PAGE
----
• will that make more of a difference in your life?
    • will that help you when you come back to this skill?

These questions are helping me decide that for me, learning more about colours is worthwhile, but drawing more realistic figures might not be at the moment; learning more about basic Emacs habits is better than diving into esoteric packages; and exploring questions, doing research, and trying things out is likely to be more useful than expanding my vocabulary. I’ll still flip through the dictionary every now and then, but I can focus on developing other skills.

How about you? What are you focusing on, and what helps you decide?

Related:

Using Emacs to prepare files for external applications like Autodesk Sketchbook Pro

To make it easier to draw using Autodesk Sketchbook Pro on my laptop (a Lenovo X220 tablet PC), I’ve created several templates with consistent dot grids and sizes. Since I want to minimize typing when I’m drawing, I wrote a couple of functions to make it easier to copy these templates and set up appropriately-named files. That way, I can save them without the grid layer, flip between files using Sketchbook Pro’s next/previous file commands, and then process them all when I’m ready.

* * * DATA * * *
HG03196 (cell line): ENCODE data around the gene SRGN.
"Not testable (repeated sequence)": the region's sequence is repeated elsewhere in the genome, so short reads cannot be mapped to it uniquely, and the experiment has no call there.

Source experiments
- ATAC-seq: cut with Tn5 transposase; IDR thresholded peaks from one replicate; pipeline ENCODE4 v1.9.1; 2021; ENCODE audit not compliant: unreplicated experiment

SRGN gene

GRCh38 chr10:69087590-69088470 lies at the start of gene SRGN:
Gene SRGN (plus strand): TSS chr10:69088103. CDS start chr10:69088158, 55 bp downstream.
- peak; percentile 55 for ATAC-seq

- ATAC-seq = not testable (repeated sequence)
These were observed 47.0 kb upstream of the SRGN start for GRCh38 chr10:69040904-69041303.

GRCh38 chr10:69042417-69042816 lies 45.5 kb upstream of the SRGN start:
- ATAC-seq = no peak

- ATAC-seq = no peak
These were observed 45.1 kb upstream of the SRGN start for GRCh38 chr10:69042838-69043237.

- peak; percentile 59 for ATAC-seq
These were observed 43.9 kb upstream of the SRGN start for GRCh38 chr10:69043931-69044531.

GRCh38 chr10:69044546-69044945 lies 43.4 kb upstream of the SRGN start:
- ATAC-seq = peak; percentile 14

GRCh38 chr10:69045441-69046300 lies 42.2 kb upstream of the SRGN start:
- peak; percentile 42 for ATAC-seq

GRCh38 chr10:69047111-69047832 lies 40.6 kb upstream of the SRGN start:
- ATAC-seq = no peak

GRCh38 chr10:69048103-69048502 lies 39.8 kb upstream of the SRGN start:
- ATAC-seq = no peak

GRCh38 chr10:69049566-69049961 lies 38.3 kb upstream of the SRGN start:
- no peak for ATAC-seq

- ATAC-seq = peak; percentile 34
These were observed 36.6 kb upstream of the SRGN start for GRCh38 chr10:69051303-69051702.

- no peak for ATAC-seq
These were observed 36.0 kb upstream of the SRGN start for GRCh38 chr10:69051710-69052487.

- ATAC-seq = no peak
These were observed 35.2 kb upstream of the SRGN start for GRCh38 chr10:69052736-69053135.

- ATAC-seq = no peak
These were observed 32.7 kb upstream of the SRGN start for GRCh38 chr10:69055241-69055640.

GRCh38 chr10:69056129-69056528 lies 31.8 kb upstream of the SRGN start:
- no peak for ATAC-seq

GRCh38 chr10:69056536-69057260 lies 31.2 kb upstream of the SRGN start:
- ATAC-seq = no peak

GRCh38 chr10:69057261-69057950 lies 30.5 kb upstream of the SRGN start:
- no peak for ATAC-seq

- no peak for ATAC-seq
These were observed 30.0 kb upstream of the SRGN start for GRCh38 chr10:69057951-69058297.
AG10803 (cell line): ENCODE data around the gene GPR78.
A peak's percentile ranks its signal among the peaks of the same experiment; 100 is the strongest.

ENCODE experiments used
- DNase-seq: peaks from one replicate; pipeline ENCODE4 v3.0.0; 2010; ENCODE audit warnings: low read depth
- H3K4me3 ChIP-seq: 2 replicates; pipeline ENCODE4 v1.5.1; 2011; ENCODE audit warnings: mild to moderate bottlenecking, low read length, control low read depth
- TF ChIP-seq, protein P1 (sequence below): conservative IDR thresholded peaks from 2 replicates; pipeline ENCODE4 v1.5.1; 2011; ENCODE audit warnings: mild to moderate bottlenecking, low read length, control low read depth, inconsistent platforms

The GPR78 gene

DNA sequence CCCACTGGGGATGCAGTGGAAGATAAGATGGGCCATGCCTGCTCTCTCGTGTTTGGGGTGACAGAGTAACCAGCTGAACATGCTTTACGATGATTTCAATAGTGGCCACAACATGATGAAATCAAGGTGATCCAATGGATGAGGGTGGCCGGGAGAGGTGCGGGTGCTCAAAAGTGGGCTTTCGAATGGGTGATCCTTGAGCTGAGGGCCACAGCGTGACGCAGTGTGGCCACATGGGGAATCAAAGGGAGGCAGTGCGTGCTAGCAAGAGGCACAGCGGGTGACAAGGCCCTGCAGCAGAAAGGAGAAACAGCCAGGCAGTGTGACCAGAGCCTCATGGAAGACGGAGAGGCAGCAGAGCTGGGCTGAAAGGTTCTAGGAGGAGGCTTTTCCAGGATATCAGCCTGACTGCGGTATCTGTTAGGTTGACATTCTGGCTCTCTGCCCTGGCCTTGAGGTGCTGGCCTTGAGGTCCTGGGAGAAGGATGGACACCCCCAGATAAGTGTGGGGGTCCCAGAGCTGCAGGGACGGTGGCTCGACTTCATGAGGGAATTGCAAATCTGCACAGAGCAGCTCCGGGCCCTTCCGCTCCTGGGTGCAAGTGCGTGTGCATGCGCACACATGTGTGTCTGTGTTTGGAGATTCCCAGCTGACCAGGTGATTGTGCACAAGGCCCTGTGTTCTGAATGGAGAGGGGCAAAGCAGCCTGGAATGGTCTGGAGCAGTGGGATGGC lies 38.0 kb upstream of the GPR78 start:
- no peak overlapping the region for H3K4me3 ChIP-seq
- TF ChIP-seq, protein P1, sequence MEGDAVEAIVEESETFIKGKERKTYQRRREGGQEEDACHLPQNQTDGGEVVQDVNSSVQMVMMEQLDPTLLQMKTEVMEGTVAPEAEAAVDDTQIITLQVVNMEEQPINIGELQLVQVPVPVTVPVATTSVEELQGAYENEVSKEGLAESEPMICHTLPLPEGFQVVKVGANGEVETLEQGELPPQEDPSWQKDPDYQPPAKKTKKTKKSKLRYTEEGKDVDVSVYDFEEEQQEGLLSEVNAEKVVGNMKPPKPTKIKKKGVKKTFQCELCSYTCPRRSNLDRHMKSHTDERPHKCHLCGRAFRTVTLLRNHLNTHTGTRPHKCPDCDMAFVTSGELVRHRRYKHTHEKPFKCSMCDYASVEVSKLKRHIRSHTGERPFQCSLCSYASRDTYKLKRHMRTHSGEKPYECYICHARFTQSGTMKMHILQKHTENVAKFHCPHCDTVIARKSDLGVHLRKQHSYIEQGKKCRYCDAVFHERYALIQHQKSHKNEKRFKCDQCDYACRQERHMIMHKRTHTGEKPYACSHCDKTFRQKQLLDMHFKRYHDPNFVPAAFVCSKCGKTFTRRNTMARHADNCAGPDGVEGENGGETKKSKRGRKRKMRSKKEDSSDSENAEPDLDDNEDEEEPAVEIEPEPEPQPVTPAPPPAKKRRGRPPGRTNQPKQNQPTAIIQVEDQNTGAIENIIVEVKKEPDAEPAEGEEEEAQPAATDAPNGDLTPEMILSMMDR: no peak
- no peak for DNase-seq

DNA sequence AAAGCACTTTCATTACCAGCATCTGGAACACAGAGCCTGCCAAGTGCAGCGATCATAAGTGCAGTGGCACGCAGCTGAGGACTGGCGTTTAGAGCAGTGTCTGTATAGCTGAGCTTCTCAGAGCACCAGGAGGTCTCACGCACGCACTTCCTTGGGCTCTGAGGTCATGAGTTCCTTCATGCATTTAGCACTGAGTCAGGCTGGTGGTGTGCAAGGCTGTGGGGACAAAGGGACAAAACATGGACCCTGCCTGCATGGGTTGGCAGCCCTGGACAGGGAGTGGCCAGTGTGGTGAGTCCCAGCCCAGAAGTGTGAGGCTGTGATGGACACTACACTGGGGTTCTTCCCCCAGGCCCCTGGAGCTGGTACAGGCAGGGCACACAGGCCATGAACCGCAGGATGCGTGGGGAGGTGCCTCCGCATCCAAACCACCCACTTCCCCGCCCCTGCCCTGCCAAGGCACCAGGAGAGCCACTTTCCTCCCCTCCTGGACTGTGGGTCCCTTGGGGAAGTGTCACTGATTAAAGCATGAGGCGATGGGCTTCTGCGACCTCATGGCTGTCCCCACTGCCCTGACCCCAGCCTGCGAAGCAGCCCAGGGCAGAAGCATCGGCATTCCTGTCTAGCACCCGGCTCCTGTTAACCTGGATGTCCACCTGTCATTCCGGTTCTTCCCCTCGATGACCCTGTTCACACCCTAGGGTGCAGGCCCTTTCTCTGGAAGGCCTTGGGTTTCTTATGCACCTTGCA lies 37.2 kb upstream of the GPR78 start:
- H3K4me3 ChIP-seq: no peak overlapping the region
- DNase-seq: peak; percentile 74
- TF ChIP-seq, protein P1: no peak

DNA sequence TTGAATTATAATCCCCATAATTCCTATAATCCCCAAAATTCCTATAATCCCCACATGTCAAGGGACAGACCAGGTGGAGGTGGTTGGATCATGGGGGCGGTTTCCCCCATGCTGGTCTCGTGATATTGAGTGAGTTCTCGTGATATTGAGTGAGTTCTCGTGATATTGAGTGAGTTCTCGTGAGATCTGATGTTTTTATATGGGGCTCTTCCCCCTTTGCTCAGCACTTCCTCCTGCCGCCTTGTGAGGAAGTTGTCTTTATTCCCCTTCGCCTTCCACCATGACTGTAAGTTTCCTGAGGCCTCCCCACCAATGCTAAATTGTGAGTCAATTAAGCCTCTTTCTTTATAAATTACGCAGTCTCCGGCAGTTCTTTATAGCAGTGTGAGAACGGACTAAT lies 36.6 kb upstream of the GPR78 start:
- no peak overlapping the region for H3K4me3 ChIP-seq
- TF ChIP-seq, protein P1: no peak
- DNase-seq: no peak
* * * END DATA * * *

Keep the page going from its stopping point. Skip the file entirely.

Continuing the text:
Index cards

I’ve been experimenting with a habit of drawing at least five index cards every day. Here’s a function that creates five index cards (or a specified number of them) and then opens the last one for me to edit.

(defvar sacha/autodesk-sketchbook-executable "C:/Program Files/Autodesk/SketchBook Pro 7/SketchBookPro.exe")
(defun sacha/prepare-index-cards (n)
  (interactive (list (or current-prefix-arg 5)))
  (let ((counter 1)
        (directory "~/Dropbox/Inbox")
        (template "c:/data/drawing-templates/custom/0 - index.tif")
        (date (org-read-date nil nil "."))
        temp-file)
    (while (> n 0)
      (setq temp-file
            (expand-file-name (format "%s-%d.tif" date counter)
                              directory))
      (unless (file-exists-p temp-file)
        (copy-file template temp-file)
        (setq n (1- n))
        (if (= n 0)
            (shell-command
             (concat (shell-quote-argument sacha/autodesk-sketchbook-executable)
                     " "
                     (shell-quote-argument temp-file) " &"))))
      (setq counter (1+ counter)))))